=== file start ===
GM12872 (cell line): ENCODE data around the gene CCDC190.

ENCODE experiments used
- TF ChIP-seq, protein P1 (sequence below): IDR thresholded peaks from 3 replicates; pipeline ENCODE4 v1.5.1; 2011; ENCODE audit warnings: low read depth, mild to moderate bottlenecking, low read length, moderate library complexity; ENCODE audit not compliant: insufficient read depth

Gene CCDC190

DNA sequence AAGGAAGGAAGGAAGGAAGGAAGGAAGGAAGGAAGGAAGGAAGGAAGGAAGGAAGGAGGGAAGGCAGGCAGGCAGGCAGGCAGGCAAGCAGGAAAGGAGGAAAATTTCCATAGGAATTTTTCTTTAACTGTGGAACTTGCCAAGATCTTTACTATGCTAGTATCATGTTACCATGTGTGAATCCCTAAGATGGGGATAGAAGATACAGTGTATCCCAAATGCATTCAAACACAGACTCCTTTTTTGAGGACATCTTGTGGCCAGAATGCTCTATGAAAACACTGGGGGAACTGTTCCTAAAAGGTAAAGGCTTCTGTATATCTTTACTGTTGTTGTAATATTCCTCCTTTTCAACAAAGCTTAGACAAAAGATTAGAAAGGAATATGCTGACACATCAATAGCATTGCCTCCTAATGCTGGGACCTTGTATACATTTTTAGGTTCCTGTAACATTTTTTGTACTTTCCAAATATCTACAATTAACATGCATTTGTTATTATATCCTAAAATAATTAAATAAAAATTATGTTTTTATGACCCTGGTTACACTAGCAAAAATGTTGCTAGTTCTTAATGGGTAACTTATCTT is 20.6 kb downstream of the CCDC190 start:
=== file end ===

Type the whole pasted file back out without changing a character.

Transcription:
GM12872 (cell line): ENCODE data around the gene CCDC190.

ENCODE experiments used
- TF ChIP-seq, protein P1 (sequence below): IDR thresholded peaks from 3 replicates; pipeline ENCODE4 v1.5.1; 2011; ENCODE audit warnings: low read depth, mild to moderate bottlenecking, low read length, moderate library complexity; ENCODE audit not compliant: insufficient read depth

Gene CCDC190

DNA sequence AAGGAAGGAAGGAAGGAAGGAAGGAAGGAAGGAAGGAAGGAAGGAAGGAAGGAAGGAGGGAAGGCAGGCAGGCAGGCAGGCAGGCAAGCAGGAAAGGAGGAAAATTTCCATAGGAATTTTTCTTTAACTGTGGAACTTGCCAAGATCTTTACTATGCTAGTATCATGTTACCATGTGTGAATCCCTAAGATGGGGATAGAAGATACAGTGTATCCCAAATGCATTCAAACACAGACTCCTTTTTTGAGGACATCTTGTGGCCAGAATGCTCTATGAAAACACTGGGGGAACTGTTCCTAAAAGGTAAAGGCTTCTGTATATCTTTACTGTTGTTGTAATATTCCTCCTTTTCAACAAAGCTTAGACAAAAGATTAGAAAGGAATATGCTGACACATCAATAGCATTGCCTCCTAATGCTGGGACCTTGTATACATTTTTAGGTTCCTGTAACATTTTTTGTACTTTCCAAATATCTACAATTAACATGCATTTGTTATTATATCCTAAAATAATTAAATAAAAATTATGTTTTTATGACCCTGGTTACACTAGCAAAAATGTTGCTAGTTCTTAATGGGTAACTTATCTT is 20.6 kb downstream of the CCDC190 start: